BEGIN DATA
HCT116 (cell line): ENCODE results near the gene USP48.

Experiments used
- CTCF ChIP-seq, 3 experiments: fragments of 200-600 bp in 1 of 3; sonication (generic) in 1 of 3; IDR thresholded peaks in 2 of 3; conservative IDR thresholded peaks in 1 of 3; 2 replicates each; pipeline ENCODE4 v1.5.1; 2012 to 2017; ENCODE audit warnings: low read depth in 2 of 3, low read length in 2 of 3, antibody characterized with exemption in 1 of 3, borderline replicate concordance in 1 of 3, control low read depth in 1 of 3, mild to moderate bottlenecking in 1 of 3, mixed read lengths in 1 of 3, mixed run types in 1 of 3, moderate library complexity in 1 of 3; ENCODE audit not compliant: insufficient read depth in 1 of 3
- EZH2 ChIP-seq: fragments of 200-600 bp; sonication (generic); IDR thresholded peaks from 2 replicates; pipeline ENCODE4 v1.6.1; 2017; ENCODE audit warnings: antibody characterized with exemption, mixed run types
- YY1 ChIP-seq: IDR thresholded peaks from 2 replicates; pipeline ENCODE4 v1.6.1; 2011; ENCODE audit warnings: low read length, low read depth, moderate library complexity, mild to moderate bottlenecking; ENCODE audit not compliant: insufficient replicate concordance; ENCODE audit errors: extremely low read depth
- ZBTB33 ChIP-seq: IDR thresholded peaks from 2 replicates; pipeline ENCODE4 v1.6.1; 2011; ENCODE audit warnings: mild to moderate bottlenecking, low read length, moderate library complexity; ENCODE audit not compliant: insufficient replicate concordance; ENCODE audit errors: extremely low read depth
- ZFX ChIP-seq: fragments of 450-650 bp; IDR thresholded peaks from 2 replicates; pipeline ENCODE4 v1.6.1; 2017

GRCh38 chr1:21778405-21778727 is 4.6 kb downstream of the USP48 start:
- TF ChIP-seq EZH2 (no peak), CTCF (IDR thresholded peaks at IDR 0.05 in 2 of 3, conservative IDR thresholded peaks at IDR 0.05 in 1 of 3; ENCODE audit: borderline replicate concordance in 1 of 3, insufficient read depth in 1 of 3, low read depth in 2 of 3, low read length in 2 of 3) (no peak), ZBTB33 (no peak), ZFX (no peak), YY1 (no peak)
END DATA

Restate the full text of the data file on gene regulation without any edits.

HCT116 (cell line): ENCODE results near the gene USP48.

Experiments used
- CTCF ChIP-seq, 3 experiments: fragments of 200-600 bp in 1 of 3; sonication (generic) in 1 of 3; IDR thresholded peaks in 2 of 3; conservative IDR thresholded peaks in 1 of 3; 2 replicates each; pipeline ENCODE4 v1.5.1; 2012 to 2017; ENCODE audit warnings: low read depth in 2 of 3, low read length in 2 of 3, antibody characterized with exemption in 1 of 3, borderline replicate concordance in 1 of 3, control low read depth in 1 of 3, mild to moderate bottlenecking in 1 of 3, mixed read lengths in 1 of 3, mixed run types in 1 of 3, moderate library complexity in 1 of 3; ENCODE audit not compliant: insufficient read depth in 1 of 3
- EZH2 ChIP-seq: fragments of 200-600 bp; sonication (generic); IDR thresholded peaks from 2 replicates; pipeline ENCODE4 v1.6.1; 2017; ENCODE audit warnings: antibody characterized with exemption, mixed run types
- YY1 ChIP-seq: IDR thresholded peaks from 2 replicates; pipeline ENCODE4 v1.6.1; 2011; ENCODE audit warnings: low read length, low read depth, moderate library complexity, mild to moderate bottlenecking; ENCODE audit not compliant: insufficient replicate concordance; ENCODE audit errors: extremely low read depth
- ZBTB33 ChIP-seq: IDR thresholded peaks from 2 replicates; pipeline ENCODE4 v1.6.1; 2011; ENCODE audit warnings: mild to moderate bottlenecking, low read length, moderate library complexity; ENCODE audit not compliant: insufficient replicate concordance; ENCODE audit errors: extremely low read depth
- ZFX ChIP-seq: fragments of 450-650 bp; IDR thresholded peaks from 2 replicates; pipeline ENCODE4 v1.6.1; 2017

GRCh38 chr1:21778405-21778727 is 4.6 kb downstream of the USP48 start:
- TF ChIP-seq EZH2 (no peak), CTCF (IDR thresholded peaks at IDR 0.05 in 2 of 3, conservative IDR thresholded peaks at IDR 0.05 in 1 of 3; ENCODE audit: borderline replicate concordance in 1 of 3, insufficient read depth in 1 of 3, low read depth in 2 of 3, low read length in 2 of 3) (no peak), ZBTB33 (no peak), ZFX (no peak), YY1 (no peak)